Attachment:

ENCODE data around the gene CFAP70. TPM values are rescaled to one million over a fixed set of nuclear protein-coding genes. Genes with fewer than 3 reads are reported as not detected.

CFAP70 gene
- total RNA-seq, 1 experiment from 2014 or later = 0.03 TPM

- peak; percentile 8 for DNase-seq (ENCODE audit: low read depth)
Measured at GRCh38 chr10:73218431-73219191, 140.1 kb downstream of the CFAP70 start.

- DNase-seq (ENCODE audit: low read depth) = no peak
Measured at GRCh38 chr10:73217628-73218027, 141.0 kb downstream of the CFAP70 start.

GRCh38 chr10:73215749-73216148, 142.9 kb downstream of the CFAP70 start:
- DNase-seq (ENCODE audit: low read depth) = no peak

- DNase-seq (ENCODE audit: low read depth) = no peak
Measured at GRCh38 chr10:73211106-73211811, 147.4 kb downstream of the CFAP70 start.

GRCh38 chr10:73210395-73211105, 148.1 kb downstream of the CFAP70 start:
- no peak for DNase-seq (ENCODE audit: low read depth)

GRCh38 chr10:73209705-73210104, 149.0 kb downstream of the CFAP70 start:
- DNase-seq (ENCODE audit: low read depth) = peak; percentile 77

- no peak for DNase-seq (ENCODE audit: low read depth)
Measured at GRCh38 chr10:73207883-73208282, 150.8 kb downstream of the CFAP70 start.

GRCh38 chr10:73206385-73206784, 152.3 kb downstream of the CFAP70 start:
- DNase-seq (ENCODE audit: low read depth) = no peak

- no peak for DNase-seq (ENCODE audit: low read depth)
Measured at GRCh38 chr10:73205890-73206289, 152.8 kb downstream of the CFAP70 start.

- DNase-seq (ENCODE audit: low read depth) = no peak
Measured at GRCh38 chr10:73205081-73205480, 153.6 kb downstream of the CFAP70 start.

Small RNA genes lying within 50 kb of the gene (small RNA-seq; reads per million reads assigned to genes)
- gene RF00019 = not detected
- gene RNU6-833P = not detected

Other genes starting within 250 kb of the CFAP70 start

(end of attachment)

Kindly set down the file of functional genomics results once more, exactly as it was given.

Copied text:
ENCODE data around the gene CFAP70. TPM values are rescaled to one million over a fixed set of nuclear protein-coding genes. Genes with fewer than 3 reads are reported as not detected.

CFAP70 gene
- total RNA-seq, 1 experiment from 2014 or later = 0.03 TPM

- peak; percentile 8 for DNase-seq (ENCODE audit: low read depth)
Measured at GRCh38 chr10:73218431-73219191, 140.1 kb downstream of the CFAP70 start.

- DNase-seq (ENCODE audit: low read depth) = no peak
Measured at GRCh38 chr10:73217628-73218027, 141.0 kb downstream of the CFAP70 start.

GRCh38 chr10:73215749-73216148, 142.9 kb downstream of the CFAP70 start:
- DNase-seq (ENCODE audit: low read depth) = no peak

- DNase-seq (ENCODE audit: low read depth) = no peak
Measured at GRCh38 chr10:73211106-73211811, 147.4 kb downstream of the CFAP70 start.

GRCh38 chr10:73210395-73211105, 148.1 kb downstream of the CFAP70 start:
- no peak for DNase-seq (ENCODE audit: low read depth)

GRCh38 chr10:73209705-73210104, 149.0 kb downstream of the CFAP70 start:
- DNase-seq (ENCODE audit: low read depth) = peak; percentile 77

- no peak for DNase-seq (ENCODE audit: low read depth)
Measured at GRCh38 chr10:73207883-73208282, 150.8 kb downstream of the CFAP70 start.

GRCh38 chr10:73206385-73206784, 152.3 kb downstream of the CFAP70 start:
- DNase-seq (ENCODE audit: low read depth) = no peak

- no peak for DNase-seq (ENCODE audit: low read depth)
Measured at GRCh38 chr10:73205890-73206289, 152.8 kb downstream of the CFAP70 start.

- DNase-seq (ENCODE audit: low read depth) = no peak
Measured at GRCh38 chr10:73205081-73205480, 153.6 kb downstream of the CFAP70 start.

Small RNA genes lying within 50 kb of the gene (small RNA-seq; reads per million reads assigned to genes)
- gene RF00019 = not detected
- gene RNU6-833P = not detected

Other genes starting within 250 kb of the CFAP70 start